Anxiety In Adolescents

1171 Words 5 Pages
Anxiety is defined as a feeling of worry or uneasiness that you get when you don’t know the outcome of what is about to happen or about a current situation. Depression is defined as a feeling of constant sadness, sorrow, and hopelessness. In today’s world, these two feelings not only correspond with one another, but they are also used to describe the feelings of many adolescents. Adolescents face many changes, as they get further into life. Many can cope just fine with the simple feeling of anxiety and sadness. However, some teens are facing severe anxiety and extreme saddens or hopelessness. According to the Anxiety and Depression Association of America (ADAA), nearly 80% of adolescents who suffer from anxiety disorder aren’t seeking the help …show more content…
To many kids, family is a term that means protection, acceptance, and support. For some, it can be the key of the depression or anxiety. Those who have a strong family unit tend to adapt in different ways than those who don’t. A parent will blame himself or herself, because they don’t understand why their child isn’t happy or shy’s away from activities they used to love. Parents begin to feel as if they have let the child down or that it is their fault their child is dealing with the illness. Then, there are parents who believe it is just a phase. That everyone will get theses feelings and you just have to learn to cope with them. Even with proper diagnosis, some parents still believe it is a “state of mind” issue. Other parents have difficulty with the idea of their child taking medications or going to therapy at such an age. Without the right information, both sides can suffer. Without understanding, the connectivity between child and parent is nonexistent. It is a connection that takes work from more …show more content…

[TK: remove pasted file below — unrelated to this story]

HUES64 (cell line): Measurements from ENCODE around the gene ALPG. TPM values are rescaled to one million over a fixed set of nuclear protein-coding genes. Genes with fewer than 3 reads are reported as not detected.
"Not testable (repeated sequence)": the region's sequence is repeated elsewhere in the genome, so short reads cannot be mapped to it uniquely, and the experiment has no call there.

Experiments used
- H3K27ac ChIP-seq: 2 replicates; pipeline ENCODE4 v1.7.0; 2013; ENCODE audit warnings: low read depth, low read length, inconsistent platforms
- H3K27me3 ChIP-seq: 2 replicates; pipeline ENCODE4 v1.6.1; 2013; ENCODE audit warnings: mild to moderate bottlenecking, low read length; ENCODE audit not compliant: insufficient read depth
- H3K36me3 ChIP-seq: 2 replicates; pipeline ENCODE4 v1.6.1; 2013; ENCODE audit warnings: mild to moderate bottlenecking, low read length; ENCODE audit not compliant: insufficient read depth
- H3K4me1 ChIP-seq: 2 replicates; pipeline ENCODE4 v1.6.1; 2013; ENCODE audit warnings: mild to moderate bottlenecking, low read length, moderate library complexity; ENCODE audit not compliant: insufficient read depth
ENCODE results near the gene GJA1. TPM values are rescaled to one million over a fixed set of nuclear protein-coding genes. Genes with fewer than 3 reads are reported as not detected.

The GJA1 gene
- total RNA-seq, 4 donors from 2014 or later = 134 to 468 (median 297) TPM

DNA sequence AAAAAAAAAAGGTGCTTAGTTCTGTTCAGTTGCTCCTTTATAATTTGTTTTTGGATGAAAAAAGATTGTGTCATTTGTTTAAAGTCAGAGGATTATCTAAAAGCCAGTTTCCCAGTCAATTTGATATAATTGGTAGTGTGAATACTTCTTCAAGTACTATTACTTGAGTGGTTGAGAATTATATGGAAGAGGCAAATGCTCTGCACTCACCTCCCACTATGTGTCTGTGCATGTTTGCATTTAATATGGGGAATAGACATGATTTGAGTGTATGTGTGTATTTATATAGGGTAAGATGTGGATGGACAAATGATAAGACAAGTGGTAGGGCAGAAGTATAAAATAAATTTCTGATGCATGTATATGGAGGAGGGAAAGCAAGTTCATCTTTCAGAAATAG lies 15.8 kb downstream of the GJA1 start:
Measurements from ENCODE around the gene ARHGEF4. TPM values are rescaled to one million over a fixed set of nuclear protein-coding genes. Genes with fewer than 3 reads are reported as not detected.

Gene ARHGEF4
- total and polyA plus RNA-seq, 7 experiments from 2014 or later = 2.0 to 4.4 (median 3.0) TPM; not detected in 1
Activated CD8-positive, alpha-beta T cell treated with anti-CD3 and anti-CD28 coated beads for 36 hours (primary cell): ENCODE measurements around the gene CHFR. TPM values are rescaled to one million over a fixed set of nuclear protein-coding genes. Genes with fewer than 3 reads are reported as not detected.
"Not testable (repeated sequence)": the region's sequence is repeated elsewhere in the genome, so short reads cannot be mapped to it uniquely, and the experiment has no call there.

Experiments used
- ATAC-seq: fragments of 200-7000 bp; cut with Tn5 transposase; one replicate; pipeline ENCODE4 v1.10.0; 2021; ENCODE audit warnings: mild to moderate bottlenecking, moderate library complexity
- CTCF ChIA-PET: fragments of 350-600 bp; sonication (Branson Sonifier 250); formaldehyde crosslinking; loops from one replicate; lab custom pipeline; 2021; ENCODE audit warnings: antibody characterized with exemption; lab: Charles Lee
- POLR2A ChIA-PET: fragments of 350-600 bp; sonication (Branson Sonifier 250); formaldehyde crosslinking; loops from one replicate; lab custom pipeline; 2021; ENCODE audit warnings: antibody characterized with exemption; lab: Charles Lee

Studies look into the stigma of mental health and other options to combat these disorders over the past decade. The negativity associated with the mental health stigma has kept many at bay due to uncertainty of medications and therapies. In chapter 3, of Joyce A. Arditti’s “Family Problems: Stress, Risk, and Resilience”, self-stigma is a suggestion of why mental illness has such a strong grasp on a persons mind. One starts to internalize the negative stigma and think that they are unworthy or stupid (Gela & Corrigan, 2015). When the mind started turning inwards, you lose motivation, strength, and clarity. However, there is other research on the mind can block out the disorder and focus. Research shows that exercise and a healthy diet can help aid the fight in maintaining one’s disorder (“Managing Anxiety”, 2016). The idea of an adolescent taking bills that alter their child’s brain chemistry is off-putting. Since research about anxiety and exercise has proven to help, most tend to take the natural path first. However, a support group or therapist is suggested to aid positive self-stigma and tools to help manage the attacks or depression (“Managing Anxiety”,

Related Documents